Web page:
Genome-scale single-cell mechanical phenotyping reveals disease-related genes involved in mitotic rounding
Cattin, Cédric Joël
Kurzchalia, Teymuras V.
Hyman, Anthony A.
Muller, Daniel J.
- Journal Article
Rights / licenseCreative Commons Attribution 4.0 International
To divide, most animal cells drastically change shape and round up against extracellular confinement. Mitotic cells facilitate this process by generating intracellular pressure, which the contractile actomyosin cortex directs into shape. Here, we introduce a genome-scale microcantilever- and RNAi-based approach to phenotype the contribution of > 1000 genes to the rounding of single mitotic cells against confinement. Our screen analyzes the rounding force, pressure and volume of mitotic cells and localizes selected proteins. We identify 49 genes relevant for mitotic rounding, a large portion of which have not previously been linked to mitosis or cell mechanics. Among these, depleting the endoplasmic reticulum-localized protein FAM134A impairs mitotic progression by affecting metaphase plate alignment and pressure generation by delocalizing cortical myosin II. Furthermore, silencing the DJ-1 gene uncovers a link between mitochondria-associated Parkinson's disease and mitotic pressure. We conclude that mechanical phenotyping is a powerful approach to study the mechanisms governing cell shape Show more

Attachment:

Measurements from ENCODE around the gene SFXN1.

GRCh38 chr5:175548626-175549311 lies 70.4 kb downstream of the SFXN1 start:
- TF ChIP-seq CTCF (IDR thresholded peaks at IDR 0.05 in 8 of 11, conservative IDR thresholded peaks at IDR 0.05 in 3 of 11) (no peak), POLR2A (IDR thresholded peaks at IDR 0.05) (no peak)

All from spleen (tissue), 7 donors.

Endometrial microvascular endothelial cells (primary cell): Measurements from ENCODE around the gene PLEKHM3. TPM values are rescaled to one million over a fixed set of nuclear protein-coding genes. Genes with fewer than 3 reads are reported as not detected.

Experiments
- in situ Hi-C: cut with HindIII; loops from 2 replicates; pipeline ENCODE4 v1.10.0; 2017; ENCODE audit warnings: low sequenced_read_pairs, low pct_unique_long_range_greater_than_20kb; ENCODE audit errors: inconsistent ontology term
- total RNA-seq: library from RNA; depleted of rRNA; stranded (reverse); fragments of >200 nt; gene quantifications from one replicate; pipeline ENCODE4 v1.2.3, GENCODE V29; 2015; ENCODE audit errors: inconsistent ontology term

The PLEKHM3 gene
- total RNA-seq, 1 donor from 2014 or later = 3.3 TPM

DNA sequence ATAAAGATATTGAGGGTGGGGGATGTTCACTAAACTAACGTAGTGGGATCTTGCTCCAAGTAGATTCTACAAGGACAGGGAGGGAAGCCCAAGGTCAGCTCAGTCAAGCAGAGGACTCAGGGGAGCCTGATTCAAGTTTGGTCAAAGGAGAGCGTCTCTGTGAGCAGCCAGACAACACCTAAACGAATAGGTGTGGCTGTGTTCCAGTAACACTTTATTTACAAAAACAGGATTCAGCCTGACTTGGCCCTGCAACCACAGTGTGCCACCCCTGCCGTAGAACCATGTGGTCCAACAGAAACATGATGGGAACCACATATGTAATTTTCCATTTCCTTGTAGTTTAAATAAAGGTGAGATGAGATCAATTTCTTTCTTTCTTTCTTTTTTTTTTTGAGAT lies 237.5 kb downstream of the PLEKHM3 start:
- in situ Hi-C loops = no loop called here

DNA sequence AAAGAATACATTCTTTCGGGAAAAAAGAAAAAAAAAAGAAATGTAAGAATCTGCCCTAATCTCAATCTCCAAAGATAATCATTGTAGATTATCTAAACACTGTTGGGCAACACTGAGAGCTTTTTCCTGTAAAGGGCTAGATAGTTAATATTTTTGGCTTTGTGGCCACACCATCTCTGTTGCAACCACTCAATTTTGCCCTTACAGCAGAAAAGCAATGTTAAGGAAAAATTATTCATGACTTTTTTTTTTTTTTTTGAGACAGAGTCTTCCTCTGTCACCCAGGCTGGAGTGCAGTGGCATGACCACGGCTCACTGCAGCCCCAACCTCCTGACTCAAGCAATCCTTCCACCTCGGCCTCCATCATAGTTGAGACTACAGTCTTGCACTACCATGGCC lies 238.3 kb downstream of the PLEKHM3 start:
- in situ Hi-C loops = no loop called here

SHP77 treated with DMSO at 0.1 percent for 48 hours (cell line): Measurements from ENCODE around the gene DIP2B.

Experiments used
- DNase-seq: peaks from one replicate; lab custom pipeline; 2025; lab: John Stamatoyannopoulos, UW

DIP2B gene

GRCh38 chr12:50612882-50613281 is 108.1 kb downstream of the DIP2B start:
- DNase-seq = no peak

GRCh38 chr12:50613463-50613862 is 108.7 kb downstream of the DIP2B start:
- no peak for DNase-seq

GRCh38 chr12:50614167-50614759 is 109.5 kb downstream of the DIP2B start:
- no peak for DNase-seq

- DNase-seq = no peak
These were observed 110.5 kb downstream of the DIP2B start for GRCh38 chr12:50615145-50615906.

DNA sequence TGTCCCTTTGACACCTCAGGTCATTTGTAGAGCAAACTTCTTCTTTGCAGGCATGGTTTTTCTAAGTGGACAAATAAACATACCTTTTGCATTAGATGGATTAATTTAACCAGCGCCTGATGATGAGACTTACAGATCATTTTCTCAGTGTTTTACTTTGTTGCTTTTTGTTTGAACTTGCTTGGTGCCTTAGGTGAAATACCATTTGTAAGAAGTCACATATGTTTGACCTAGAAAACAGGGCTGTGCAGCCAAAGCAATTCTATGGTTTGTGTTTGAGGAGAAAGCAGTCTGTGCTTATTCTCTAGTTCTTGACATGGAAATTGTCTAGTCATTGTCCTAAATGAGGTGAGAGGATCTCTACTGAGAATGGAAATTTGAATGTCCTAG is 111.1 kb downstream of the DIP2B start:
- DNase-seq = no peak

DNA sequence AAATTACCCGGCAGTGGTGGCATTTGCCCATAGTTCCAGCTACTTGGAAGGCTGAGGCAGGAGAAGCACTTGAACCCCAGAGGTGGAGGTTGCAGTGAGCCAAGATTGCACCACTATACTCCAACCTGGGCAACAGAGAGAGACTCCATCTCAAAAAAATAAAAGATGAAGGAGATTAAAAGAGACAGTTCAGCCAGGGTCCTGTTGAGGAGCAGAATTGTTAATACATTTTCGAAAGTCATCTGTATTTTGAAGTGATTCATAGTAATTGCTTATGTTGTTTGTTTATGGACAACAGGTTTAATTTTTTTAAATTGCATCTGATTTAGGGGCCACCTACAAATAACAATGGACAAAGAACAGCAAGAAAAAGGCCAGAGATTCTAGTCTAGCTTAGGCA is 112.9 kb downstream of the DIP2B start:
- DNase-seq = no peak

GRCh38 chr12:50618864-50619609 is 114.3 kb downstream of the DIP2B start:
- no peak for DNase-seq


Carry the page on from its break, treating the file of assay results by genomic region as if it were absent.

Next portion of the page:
Journal / seriesNature Communications
Pages / Article No.
Organisational unit03870 - Müller, Daniel J.
NotesWe thank M. Düggelin for producing FIB-sculpted cantilevers, J. Helenius and S.P. Ramanathan for help with myosin and actin localization ratio determination, E. Paluch and W. Wurst for cell lines, M. Kuhn for advice on bioinformatics analysis, A. Ssykor and M. Leuschner for transgenic cell production and the MPI-CBG antibody facility for production of the FAM134A antibody, and J. Guck and M. Schlierf for providing access to one of the several AFMs used. This study was supported by the Max Planck Society, by the Swiss National Science Foundation (Advanced Mobility Fellowship to M.P.S. and Grant 310030B_160255 to D.J.M.), the Eidgenössische Technische Hochschule (Research Grant ETH-05 11-2 to D.J.M.), and the NCCR Molecular Systems Engineering.
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